Having introduced his theme in Part I, at the beginning of the next part he refers to "The Wanderings of Oisin," an early work, a long epic poem that he had considered complete in 1887 (see Unterecker 48), although he worked over it thoroughly later. As he reminds us here, the legendary Oisin, "led by the nose" by his immortal lover, Naimh, visited three islands with her, experiencing adventures, and also a long sleep ("vain repose") far from this physical earth. What was all this about? The poet feels now that it was simply the product of an "embittered heart," after the failure of romance in his own life. In a similar vein, the next two stanzas refer to his plays, The Countess Cathleen and On Baile's Strand, in both of which, he realises now, he was again projecting his own personal feelings, but putting all his efforts into the way he presented them. Of his dramatic output, therefore, Yeats says, "Players and painted stage took all my love, / And not those things that they were emblems of."

In this late poem, however, his resolve is firm. He is determined not to lose sight of his true subject. Instead, he will immerse himself in it. The poem ends with the lines: "I must lie down where all the ladders start,/ In the foul rag-and-bone-shop of the heart." John Unterecker notes that the word "heart" is "strategically placed in each section" of this three-section poem (289), and indeed the last lines remind us of the opening stanza, in which he had said, "being but a broken man, / I must be satisfied with my heart." The poet feels that his "circus animals" have left, deserted him, gone for good, along with all the trappings of performance: "Those stilted boys, that burnished chariot," and so on. Nothing could be less romantic than the "foul rag-and-bone shop" he is left with at the end.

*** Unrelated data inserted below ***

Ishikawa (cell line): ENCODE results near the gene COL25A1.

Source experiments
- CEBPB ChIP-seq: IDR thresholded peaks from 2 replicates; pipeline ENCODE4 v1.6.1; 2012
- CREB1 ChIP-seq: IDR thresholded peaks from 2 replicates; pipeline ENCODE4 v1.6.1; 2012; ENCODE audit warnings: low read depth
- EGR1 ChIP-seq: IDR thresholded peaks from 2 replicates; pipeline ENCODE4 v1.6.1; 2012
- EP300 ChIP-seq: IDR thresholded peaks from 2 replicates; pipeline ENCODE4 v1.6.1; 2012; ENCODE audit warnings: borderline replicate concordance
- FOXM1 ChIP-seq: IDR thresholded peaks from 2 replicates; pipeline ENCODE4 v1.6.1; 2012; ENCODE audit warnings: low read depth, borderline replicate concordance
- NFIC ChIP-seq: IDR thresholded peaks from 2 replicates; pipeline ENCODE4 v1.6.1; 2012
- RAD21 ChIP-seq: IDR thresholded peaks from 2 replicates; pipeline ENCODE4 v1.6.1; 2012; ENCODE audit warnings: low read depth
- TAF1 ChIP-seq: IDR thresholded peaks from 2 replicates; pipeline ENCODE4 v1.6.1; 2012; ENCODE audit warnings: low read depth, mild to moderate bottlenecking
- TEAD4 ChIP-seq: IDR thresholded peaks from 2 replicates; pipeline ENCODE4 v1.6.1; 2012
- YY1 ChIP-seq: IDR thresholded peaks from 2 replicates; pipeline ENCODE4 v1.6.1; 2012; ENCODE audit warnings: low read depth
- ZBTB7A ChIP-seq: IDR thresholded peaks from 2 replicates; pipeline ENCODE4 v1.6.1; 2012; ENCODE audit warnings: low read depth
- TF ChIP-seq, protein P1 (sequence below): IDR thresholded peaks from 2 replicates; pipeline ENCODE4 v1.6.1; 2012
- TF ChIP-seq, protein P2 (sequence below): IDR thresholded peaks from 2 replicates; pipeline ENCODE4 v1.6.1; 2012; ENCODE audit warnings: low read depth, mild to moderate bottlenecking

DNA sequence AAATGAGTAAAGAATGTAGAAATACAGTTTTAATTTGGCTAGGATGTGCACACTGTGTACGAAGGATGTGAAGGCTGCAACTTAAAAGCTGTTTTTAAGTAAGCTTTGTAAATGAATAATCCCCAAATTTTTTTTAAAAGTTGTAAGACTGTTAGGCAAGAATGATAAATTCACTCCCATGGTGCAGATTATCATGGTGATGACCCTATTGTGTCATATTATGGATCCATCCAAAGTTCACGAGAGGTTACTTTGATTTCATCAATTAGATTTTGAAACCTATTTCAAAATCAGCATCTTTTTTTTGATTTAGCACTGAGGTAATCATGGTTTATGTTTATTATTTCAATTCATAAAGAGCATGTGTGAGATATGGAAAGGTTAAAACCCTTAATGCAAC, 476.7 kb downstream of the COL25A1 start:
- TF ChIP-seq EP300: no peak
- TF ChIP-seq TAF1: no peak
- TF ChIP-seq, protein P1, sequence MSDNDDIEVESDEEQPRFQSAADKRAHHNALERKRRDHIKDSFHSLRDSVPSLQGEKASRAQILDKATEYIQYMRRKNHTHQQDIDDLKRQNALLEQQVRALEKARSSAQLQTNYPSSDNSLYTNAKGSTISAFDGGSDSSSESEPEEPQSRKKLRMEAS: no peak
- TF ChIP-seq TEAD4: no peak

Since it has long been a thread in his thinking, this resolution might seem to bring his work full circle. But it is a very far cry from the yearning and pleading of "He Wishes for the Cloths of Heaven." It lacks the anguished perturbation of "The Cold Heaven." And it goes beyond the brief, rather huffy, posturing of "The Coat." In short, it marks the end of a process in his poetry, away from poeticising towards the "personal utterance" he aimed at in (Autobiographies 102). Modernism had come and nearly gone during this process. Perhaps the later poetry leaves him closest, not to the inarticulacies and obscurity of T. S. Eliot and Ezra Pound, but to the romantic poetry of the early 1940s — not in its flamboyance and neo-Apocalyptic portentousness, but in its revolt against materialism, politicisation and all the other -isms that compromise humanity's "heart." The irony is, however, that surely the best-known and most popular of the poems considered here is still "He Wishes for the Cloths of Heaven."


Foster, R. F. W. B. Yeats: A Life. Part I: The Apprentice Mage. Oxford: Oxford University Press, 1997.

Unterecker, John. A Reader's Guide to William Butler Yeats. New York: The Noonday Press, 1959.

Yeats, W. B. Autobiographies. London: Macmillan, 1955.

_____. The Collected Works in Verse and Prose of William Butler Yeats, Vol. 1 (of 8): Poems Lyrical and Narrative. Stratford-on-Avon: Shakespeare Head Press, 1908. (Available on Project Gutenberg.)

Created 3 July 2021